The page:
I'm looking for any info on the ID of this tree. I'm in northern Illinois hardiness zone 5. Its not a common native tree in the area.
How familiar are you with this plant?
Is it on your property? Do you see it year round, through all four seasons? If so, when does it bloom, and what do the flowers look like? Does it set any kind of fruit? How about fall color?
With what appears to be opposite arrangement of simple leaves, it doesn't offer a lot of choices. You chose a non-representative branch (only new shoots) and gave a partial image of one leaf. We need more to ID this plant.
Take more pictures, and this time include older branch parts from which new shoots have grown. New/dormant buds will really help.
I was going to suggest an abnormally old specimen of Blackhaw Viburnum, but leaves/buds are not a match. I don't think this is really an opposite leaved plant, but only you can provide evidence. Some of those adventitious shoots on the trunk might be helpful, but I also think additional images of the branches will be useful too.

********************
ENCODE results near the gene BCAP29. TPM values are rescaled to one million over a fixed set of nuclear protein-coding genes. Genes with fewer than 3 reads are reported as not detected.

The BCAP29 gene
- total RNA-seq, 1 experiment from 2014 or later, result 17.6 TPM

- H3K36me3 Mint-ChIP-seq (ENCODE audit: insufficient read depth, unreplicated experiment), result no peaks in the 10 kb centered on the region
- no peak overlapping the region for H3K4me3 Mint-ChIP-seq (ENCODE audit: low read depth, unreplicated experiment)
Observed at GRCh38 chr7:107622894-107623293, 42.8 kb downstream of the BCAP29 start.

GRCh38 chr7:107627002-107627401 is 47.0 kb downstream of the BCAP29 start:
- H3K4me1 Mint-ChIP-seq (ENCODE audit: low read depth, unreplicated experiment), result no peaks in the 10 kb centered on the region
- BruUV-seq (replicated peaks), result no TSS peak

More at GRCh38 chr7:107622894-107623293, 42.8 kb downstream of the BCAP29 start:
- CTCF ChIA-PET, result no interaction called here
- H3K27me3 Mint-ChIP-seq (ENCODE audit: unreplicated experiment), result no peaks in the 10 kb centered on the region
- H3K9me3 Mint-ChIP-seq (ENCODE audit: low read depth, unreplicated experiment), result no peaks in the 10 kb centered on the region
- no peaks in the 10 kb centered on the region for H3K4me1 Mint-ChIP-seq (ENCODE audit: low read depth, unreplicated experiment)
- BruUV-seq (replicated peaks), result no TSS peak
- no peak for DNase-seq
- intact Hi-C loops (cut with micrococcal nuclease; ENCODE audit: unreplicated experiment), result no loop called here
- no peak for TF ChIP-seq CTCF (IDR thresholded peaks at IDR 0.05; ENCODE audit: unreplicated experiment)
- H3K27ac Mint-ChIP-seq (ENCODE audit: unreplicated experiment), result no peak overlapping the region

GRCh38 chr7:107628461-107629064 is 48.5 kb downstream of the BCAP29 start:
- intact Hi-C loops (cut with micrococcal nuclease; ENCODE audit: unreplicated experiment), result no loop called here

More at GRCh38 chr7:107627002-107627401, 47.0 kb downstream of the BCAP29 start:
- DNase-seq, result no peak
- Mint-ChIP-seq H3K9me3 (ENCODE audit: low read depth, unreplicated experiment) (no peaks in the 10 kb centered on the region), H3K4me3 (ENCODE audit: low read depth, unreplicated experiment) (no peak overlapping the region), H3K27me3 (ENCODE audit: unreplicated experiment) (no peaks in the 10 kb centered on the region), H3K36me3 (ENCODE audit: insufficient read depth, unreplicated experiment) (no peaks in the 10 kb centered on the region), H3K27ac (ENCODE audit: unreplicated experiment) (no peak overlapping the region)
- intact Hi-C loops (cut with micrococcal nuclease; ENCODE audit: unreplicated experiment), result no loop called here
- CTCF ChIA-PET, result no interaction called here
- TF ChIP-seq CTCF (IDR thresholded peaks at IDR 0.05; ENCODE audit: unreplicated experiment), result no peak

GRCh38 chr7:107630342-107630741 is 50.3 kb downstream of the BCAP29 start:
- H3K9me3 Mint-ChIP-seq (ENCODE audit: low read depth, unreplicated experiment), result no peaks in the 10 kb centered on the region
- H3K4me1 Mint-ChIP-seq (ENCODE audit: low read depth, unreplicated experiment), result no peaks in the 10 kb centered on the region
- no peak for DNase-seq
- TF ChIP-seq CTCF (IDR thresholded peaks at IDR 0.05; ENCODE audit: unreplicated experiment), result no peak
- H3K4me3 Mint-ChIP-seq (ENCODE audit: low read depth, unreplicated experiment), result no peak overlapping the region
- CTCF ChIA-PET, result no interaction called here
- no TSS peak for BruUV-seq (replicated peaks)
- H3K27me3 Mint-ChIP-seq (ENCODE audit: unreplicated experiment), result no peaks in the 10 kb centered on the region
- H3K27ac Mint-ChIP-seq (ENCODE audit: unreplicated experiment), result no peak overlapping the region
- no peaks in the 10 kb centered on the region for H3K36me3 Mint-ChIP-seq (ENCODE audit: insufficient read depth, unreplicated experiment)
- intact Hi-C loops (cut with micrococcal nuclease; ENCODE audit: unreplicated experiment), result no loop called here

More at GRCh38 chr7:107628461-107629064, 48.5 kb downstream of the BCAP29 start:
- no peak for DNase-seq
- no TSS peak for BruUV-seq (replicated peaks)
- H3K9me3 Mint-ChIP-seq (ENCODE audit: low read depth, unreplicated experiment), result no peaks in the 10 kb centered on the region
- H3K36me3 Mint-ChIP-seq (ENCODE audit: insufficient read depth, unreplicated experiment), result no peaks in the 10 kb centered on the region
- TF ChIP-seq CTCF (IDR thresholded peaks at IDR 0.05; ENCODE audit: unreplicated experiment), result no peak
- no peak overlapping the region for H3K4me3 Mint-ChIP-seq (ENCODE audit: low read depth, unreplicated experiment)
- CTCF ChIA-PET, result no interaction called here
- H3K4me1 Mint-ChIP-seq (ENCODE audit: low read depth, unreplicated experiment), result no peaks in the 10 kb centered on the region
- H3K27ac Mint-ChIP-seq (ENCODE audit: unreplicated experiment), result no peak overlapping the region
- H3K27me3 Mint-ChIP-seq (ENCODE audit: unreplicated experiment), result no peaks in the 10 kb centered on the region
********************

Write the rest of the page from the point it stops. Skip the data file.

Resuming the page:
Any images of flowers, fruit, etc. will be good too. That tree has distinctive bark; we should be able to solve this with more information.
Furrowed bark is characteristic of certain ash species, as are opposite leaflets. Maybe it's one of them.
Fraxinus americana (white ash) perhaps.
I could follow nel5397's line of thinking with Euonymus sp. - which would not be native nor common.
That plant could fit with one of the exotic introductions that can reach significant trunk diameter and tree size. Again: more information and better images will help.
Here's a link to a recent discussion of various odd Spindles: